About the BookEven as Nigeria embraces neoliberalism, its developmental performance continues to disappoint, with poverty graph going up, persistent inequality and unemployment rising to a peak. The book is concerned with the issue of Nigerian underdevelopment in the context of growing Foreign Direct Investment (FDI) in the region. Following recent Chinese involvement in Africa, there has been much demonization of Chinese FDI, and this fits into the general projection of MNCs as instruments of imperialism and exploitation. The neoclassical economists, on the other hand, eulogise the benefits of FDI in their glorification of global markets.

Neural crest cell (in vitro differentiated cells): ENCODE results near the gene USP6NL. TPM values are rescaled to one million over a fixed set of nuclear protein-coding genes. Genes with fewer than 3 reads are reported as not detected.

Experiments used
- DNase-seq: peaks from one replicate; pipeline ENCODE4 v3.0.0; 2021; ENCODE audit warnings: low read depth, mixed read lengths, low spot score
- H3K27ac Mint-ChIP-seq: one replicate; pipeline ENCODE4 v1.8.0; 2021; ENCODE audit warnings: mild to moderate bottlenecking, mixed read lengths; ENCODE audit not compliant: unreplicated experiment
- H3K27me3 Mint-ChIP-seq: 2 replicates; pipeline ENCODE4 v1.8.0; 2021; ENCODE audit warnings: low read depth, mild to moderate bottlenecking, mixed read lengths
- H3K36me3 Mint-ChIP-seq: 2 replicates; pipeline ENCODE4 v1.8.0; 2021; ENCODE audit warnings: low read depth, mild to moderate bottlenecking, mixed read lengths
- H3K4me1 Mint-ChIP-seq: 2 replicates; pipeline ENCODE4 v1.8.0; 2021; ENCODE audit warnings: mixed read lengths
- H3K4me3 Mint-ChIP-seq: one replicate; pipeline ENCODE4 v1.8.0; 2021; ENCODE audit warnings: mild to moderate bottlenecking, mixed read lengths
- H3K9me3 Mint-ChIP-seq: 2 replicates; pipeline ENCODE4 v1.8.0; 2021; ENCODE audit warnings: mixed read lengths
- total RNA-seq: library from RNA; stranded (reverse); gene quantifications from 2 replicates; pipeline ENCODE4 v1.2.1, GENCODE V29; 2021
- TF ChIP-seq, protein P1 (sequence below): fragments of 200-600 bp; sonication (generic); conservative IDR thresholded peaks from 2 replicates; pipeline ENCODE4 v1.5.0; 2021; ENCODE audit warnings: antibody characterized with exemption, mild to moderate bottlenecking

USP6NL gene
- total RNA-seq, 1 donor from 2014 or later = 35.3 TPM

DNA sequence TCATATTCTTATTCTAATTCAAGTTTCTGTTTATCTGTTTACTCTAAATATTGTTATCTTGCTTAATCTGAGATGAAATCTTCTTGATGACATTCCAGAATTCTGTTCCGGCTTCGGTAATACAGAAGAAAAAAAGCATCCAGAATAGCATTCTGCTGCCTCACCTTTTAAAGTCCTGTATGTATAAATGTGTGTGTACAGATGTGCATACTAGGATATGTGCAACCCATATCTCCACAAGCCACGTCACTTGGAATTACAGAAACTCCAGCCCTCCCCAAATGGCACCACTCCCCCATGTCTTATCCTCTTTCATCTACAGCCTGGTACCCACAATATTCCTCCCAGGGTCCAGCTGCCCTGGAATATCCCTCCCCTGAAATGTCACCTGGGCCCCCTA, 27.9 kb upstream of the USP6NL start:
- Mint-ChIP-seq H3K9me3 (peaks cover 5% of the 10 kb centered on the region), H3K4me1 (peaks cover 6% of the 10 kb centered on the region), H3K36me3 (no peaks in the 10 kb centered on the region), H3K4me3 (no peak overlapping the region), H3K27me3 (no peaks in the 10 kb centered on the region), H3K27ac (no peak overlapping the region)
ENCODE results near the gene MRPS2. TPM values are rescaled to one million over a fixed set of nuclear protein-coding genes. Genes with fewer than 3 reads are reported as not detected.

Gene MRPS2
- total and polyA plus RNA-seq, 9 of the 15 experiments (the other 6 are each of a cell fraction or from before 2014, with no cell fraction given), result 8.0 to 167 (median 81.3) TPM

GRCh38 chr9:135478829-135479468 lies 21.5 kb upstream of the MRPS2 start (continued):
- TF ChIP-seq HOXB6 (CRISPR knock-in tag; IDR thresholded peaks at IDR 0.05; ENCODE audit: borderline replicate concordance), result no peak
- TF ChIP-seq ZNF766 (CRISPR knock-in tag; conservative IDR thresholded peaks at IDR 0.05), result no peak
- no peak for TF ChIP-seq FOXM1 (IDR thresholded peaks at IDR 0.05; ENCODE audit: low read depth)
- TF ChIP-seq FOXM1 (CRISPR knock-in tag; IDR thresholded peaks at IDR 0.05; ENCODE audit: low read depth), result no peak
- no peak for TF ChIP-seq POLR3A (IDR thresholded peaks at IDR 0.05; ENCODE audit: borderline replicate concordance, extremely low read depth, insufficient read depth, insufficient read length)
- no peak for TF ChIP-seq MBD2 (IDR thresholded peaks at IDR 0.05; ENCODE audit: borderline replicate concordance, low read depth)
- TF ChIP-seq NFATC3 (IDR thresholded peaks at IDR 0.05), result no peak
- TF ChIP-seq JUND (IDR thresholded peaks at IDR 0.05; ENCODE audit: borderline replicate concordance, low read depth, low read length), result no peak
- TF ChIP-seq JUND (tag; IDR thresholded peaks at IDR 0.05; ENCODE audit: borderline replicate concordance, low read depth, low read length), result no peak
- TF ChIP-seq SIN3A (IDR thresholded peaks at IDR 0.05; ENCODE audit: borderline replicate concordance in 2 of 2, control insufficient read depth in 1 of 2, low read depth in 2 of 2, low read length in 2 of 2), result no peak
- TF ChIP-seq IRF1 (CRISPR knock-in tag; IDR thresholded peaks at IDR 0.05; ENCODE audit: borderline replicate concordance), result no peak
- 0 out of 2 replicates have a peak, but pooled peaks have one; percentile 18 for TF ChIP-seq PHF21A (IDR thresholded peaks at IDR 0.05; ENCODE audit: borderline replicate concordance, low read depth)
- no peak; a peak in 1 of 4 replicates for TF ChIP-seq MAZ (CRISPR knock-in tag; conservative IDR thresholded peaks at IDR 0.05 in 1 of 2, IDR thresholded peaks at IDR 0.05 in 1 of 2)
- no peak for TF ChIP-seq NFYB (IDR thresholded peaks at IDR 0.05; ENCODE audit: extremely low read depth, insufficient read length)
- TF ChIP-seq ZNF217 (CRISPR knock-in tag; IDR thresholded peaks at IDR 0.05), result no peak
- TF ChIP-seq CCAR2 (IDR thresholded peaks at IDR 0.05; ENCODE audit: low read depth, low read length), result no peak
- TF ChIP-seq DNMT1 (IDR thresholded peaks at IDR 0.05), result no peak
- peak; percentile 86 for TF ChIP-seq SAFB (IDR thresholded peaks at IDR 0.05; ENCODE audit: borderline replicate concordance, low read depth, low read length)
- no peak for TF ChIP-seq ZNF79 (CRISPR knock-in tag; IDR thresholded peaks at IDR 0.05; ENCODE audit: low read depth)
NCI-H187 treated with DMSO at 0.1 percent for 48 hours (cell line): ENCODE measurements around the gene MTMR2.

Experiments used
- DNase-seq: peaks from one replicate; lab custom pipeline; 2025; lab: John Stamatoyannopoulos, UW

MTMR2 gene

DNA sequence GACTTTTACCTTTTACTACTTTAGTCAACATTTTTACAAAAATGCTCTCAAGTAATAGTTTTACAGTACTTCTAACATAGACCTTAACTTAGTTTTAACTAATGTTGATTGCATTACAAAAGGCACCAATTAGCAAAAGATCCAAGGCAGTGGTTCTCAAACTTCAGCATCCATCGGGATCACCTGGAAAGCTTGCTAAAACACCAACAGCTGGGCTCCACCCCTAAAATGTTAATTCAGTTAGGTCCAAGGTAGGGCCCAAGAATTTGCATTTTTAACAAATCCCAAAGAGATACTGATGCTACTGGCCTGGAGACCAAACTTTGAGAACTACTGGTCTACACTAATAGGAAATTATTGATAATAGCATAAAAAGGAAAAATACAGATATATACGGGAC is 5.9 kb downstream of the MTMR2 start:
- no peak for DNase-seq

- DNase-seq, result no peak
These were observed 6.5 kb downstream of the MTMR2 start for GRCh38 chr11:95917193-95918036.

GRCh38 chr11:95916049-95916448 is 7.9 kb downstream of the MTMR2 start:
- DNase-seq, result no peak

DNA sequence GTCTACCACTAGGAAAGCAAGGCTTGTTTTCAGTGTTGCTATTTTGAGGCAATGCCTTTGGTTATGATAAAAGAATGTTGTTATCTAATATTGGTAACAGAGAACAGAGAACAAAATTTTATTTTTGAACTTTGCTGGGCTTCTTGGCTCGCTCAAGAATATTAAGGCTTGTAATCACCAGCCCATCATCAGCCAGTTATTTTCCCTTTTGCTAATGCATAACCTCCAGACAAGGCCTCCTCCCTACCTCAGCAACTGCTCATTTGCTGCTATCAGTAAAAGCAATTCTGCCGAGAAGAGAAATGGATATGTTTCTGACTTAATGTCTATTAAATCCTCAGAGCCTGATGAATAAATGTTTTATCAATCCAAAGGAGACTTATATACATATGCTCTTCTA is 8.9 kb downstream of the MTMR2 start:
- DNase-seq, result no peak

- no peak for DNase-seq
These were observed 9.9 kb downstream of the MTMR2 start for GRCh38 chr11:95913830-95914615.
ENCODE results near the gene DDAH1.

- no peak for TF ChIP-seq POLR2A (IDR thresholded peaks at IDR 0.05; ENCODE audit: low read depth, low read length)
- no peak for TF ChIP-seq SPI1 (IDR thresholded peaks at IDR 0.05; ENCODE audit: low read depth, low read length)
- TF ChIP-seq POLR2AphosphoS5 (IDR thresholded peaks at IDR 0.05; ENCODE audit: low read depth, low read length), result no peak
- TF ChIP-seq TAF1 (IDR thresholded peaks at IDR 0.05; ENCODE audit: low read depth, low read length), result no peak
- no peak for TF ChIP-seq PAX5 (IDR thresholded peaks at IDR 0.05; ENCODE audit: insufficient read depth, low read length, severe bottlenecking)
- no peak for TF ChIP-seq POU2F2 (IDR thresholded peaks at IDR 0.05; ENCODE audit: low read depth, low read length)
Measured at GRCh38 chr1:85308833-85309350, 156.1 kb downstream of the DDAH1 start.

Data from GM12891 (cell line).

The book seeks a balance between the two views while revisiting the assumption of a lack of agency of a sovereign territory under globalisation noted in most of the current scholarship on the subject. The prospect, then, of development led by the state, including by utilising FDI for development is, by implication, considered bleak, if not entirely discounted. But exploring a view on Third World underdevelopment that rests on an institutional-statist perspective would lead us to begin to surmount the postulation that international capital is unmanageable and invincible. The book intends to do the same with regards to Nigeria.About the Author/sAbhirup Bhunia obtained his master’s degree in Global Political Economy from the University of Sussex, UK. His areas of interest include the political economy of India, and South-South developmental relations. He has authored several papers on development-related issues during his association with reputed think-tanks, like Institute of Economic Growth, New Delhi and Observation Research Foundation. He is presently based in Delhi where he is employed with a reputed consulting firm handling development assignments funded by the government, international agencies/NGOs and donor agencies. His commentary has appeared in national and international newspapers and magazines, like Global Times (Beijing), Business Line, Business Standard, The Pioneer, Business Economics and Diplomatic Courier (Washington), among others.